A large hoard of army money has been locked away in the bank vault of the town of Daugherty, but it's not going to stay there for long. Despite being heavily guarded, there are villains conducting an assault on the building, making swift work of the soldiers and tearing off the bars and steel door of the vault with the help of a few horses. With the safe in their hands, they take off, but they have reckoned without the sense of justice of one man who has recently rode into town. He is Sabata (Lee Van Cleef), and he also has money on his mind...
As does everyone in the film. Scripted by Renato Izzo and director Gianfranco Parolini (or "Frank Kramer" as he's called in English language prints), Sabata sailed close to being too jokey for its own good, but the general over the top atmosphere translated into a sense of humour that didn't quite eclipse the suspense. As a result the film is fondly recalled by many, and while it might not take itself entirely seriously, as you can see by Sabata's first scenes, it pulls through where it counts, and that's in the action sequences.
In those early scenes we are under no illusions that our hero is anything other than superhuman when it comes to gunfighting. His accuracy is such that he can shoot a chair leg out from a foe to cause his face to plonk straight into his soup, or flick a coin into a mechanical piano's slot to get it to play, and all without changing his self-amused expression. This being Van Cleef we're dealing with, we should not be surprised, but nevertheless he carries himself with such style that we can't help but admire him.
Which is just as well, because there are only about three or four other decent characters in the film, and even they fall into the "loveable rogue" category, like Carrincha (Ignazio Spalla under his Pedro Sanchez alias), a rotund Mexican who follows Sabata around like a knife-flinging puppy. Someone who appears to be in that category too is Banjo (William Berger with ill-advised ginger hair), who as his name suggests carries a banjo with him, although it doubles as a rifle. When Sabata reclaims the stolen money, he asks for a small reward, but as Banjo realises the corruption of the town's governors is not going to go unpunished by the resourceful gunman.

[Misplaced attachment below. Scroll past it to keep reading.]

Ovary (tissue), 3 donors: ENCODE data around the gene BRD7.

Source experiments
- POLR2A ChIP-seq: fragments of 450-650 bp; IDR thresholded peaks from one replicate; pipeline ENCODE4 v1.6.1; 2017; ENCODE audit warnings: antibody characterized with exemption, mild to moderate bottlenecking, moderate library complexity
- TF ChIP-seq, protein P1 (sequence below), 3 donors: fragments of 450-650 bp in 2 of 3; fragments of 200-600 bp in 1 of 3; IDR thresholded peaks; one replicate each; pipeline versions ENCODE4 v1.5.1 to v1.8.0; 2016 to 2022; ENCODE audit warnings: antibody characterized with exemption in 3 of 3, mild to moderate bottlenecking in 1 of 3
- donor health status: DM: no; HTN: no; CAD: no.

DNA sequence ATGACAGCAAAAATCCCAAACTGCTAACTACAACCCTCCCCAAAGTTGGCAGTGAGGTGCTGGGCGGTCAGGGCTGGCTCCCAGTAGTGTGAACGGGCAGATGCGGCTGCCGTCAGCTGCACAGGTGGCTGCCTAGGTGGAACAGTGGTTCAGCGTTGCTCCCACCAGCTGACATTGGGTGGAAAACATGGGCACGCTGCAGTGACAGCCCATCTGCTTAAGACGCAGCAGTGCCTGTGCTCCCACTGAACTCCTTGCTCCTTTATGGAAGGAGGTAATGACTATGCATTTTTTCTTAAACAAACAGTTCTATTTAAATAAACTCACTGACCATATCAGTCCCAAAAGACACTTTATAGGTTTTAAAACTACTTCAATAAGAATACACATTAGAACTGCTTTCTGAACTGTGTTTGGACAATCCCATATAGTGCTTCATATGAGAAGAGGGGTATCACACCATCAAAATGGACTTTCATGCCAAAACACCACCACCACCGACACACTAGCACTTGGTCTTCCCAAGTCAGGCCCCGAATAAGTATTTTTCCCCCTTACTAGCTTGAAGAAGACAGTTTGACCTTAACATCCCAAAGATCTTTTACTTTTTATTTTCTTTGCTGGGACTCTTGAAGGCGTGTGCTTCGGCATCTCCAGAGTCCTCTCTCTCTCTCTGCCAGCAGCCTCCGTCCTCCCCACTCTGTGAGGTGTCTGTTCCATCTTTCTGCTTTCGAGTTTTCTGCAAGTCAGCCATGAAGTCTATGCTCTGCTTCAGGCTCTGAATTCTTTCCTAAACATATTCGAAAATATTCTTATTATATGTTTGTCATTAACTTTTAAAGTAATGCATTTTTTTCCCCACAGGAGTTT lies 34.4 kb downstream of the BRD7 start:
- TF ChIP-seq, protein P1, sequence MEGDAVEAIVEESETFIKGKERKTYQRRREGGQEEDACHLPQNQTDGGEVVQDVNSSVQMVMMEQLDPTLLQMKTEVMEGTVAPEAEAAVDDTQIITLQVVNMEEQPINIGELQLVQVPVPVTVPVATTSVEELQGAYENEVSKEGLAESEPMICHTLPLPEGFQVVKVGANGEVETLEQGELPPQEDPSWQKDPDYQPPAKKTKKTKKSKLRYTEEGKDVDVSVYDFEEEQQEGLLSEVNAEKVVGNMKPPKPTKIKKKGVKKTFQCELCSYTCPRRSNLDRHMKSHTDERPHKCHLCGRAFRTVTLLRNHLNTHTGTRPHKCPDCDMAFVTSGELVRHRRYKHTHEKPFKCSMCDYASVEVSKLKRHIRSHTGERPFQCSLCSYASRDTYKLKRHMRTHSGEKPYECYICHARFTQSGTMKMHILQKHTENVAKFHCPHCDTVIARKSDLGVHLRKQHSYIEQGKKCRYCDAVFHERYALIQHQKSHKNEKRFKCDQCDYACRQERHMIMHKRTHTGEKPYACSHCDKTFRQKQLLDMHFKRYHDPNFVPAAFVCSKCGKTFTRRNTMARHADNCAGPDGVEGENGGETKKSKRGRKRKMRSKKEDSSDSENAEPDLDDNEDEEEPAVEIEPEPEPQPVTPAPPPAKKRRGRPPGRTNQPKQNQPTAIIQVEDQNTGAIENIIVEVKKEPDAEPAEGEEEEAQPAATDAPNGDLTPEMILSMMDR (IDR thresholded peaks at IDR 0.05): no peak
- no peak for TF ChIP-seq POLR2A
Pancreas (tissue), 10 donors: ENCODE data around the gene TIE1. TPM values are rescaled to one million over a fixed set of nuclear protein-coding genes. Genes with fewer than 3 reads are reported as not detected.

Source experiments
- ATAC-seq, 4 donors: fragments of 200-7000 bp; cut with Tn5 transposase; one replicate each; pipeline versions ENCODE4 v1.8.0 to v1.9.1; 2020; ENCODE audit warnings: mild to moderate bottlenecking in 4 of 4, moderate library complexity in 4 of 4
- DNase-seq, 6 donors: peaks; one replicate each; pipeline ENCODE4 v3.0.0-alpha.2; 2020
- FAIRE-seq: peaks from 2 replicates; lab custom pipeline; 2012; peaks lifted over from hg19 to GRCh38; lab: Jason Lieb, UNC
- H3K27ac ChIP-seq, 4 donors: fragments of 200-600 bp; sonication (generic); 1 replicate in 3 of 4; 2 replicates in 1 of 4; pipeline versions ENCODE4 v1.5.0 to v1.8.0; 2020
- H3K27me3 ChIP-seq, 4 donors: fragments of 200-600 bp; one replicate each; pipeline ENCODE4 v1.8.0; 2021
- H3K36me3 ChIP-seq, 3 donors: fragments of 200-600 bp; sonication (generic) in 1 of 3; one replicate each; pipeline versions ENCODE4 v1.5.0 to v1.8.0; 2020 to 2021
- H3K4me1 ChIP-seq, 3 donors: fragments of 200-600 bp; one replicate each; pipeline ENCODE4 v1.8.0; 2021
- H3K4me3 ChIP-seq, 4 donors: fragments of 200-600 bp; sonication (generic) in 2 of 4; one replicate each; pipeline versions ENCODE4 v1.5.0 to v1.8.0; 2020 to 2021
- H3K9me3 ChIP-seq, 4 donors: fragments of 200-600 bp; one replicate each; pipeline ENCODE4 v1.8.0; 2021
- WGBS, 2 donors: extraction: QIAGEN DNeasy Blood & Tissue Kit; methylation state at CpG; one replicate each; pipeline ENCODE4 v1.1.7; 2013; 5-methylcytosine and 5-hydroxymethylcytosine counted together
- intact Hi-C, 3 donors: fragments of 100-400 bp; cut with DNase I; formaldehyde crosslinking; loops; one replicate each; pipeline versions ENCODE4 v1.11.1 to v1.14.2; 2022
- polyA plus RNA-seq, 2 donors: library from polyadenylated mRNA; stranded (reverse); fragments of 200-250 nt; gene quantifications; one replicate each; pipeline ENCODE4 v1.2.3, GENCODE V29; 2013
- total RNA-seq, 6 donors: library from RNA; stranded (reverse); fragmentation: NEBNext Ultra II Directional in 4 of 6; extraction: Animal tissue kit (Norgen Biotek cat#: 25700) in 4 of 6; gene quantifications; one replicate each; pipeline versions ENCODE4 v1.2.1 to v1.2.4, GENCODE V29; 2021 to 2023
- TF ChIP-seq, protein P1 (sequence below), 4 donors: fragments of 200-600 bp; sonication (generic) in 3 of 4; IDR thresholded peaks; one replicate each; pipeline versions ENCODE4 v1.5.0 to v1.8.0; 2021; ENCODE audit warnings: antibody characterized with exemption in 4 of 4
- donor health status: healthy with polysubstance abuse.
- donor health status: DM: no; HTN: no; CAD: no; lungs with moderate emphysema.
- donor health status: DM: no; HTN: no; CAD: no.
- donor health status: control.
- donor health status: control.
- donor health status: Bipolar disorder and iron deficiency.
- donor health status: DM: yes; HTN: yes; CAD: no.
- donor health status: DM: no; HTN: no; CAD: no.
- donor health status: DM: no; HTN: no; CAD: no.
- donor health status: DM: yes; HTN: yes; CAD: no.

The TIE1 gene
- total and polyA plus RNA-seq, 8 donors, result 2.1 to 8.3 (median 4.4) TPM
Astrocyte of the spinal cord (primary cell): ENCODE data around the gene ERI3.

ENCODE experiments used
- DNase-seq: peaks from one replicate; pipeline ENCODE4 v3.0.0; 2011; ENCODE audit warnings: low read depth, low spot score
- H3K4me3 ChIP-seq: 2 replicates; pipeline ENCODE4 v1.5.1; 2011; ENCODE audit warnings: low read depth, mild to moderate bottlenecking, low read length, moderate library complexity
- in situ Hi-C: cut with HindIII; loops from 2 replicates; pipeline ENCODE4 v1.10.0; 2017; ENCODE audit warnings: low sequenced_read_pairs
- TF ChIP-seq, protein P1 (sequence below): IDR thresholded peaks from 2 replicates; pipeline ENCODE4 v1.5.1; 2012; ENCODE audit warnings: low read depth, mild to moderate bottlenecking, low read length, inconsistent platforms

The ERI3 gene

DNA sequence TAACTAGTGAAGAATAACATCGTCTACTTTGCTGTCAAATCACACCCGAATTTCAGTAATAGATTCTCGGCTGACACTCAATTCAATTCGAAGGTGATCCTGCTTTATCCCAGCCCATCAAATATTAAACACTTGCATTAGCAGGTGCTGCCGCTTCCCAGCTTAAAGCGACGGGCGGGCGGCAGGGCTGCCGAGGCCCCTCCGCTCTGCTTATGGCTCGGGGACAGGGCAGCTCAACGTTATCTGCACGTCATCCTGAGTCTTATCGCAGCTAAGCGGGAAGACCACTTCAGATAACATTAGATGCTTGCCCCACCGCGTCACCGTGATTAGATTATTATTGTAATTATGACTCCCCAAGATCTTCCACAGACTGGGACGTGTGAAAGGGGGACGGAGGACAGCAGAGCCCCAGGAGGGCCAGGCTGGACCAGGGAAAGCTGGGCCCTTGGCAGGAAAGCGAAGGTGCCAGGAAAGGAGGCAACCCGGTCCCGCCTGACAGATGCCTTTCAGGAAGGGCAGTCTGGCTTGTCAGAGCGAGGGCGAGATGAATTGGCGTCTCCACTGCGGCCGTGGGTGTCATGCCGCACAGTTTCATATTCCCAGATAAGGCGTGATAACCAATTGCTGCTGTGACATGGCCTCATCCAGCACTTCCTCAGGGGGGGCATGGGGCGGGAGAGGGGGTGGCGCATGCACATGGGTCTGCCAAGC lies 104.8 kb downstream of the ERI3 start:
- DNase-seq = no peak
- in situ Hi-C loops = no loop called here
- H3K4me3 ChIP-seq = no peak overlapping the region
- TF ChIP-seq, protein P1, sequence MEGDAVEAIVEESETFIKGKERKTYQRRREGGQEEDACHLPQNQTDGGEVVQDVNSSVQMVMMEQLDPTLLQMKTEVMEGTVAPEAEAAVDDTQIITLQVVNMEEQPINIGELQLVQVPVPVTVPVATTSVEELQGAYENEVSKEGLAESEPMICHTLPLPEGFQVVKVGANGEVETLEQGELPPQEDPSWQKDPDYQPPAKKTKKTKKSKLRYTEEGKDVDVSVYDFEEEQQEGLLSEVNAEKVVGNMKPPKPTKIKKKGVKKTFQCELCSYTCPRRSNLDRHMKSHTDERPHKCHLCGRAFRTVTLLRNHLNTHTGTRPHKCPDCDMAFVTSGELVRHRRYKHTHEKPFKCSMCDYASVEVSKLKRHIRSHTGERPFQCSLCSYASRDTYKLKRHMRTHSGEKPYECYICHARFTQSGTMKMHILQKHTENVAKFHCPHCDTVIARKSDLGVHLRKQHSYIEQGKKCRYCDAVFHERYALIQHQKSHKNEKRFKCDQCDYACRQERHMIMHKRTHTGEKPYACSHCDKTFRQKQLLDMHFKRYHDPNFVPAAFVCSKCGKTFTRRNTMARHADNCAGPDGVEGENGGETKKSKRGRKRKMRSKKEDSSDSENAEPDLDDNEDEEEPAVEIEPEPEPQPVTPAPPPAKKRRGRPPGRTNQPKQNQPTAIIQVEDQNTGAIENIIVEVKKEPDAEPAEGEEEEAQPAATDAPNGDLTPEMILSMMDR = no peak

The head governor is Stengel (Franco Ressel), who is pretty handy with a gun himself and prefers to spend his time reading about how inequality is the basis of every society, not realising as Sabata does that money can be a great leveller. As a strangely effete villain, Stengel is surrounded by more macho types, but naturally they're no match for the sly protagonist who hones in on their duplicity - it is the leaders of the town who staged the robbery to pay the railroad - and uses it against them. There's a danger that the story can grow repetitive as time and again an assassin is sent after Sabata only for him to bump them off before they have a chance to do likewise to him, but the gleeful mood is infectious. Nothing heavy then, but very enjoyable all the same - well, apart from the frequent and unnecessary twanging of a ruler on the soundtrack: couldn't composer Marcello Giombini have come up with something better?